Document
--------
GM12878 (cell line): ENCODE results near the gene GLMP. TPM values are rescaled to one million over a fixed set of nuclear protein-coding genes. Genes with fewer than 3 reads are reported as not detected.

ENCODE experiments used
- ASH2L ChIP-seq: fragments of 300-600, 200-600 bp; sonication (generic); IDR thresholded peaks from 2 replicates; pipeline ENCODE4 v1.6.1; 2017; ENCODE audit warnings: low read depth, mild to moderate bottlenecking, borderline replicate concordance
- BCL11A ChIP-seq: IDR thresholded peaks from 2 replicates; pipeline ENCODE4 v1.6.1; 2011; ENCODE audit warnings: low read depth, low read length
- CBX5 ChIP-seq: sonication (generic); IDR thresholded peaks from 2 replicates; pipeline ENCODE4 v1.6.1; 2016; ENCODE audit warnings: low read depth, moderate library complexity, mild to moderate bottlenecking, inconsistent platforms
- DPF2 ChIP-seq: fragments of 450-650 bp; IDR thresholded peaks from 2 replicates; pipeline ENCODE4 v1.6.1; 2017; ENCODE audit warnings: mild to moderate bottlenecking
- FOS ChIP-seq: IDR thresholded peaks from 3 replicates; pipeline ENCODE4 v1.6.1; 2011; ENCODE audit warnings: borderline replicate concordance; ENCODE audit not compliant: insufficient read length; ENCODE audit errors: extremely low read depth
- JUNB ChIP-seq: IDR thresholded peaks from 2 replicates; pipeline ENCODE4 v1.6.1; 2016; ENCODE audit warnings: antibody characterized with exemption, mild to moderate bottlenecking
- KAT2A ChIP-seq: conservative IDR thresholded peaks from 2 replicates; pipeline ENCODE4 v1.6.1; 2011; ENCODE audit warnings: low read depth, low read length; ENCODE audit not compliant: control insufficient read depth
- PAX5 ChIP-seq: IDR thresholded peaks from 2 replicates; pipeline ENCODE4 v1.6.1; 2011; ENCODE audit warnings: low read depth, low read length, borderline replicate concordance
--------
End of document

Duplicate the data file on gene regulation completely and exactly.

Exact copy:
GM12878 (cell line): ENCODE results near the gene GLMP. TPM values are rescaled to one million over a fixed set of nuclear protein-coding genes. Genes with fewer than 3 reads are reported as not detected.

ENCODE experiments used
- ASH2L ChIP-seq: fragments of 300-600, 200-600 bp; sonication (generic); IDR thresholded peaks from 2 replicates; pipeline ENCODE4 v1.6.1; 2017; ENCODE audit warnings: low read depth, mild to moderate bottlenecking, borderline replicate concordance
- BCL11A ChIP-seq: IDR thresholded peaks from 2 replicates; pipeline ENCODE4 v1.6.1; 2011; ENCODE audit warnings: low read depth, low read length
- CBX5 ChIP-seq: sonication (generic); IDR thresholded peaks from 2 replicates; pipeline ENCODE4 v1.6.1; 2016; ENCODE audit warnings: low read depth, moderate library complexity, mild to moderate bottlenecking, inconsistent platforms
- DPF2 ChIP-seq: fragments of 450-650 bp; IDR thresholded peaks from 2 replicates; pipeline ENCODE4 v1.6.1; 2017; ENCODE audit warnings: mild to moderate bottlenecking
- FOS ChIP-seq: IDR thresholded peaks from 3 replicates; pipeline ENCODE4 v1.6.1; 2011; ENCODE audit warnings: borderline replicate concordance; ENCODE audit not compliant: insufficient read length; ENCODE audit errors: extremely low read depth
- JUNB ChIP-seq: IDR thresholded peaks from 2 replicates; pipeline ENCODE4 v1.6.1; 2016; ENCODE audit warnings: antibody characterized with exemption, mild to moderate bottlenecking
- KAT2A ChIP-seq: conservative IDR thresholded peaks from 2 replicates; pipeline ENCODE4 v1.6.1; 2011; ENCODE audit warnings: low read depth, low read length; ENCODE audit not compliant: control insufficient read depth
- PAX5 ChIP-seq: IDR thresholded peaks from 2 replicates; pipeline ENCODE4 v1.6.1; 2011; ENCODE audit warnings: low read depth, low read length, borderline replicate concordance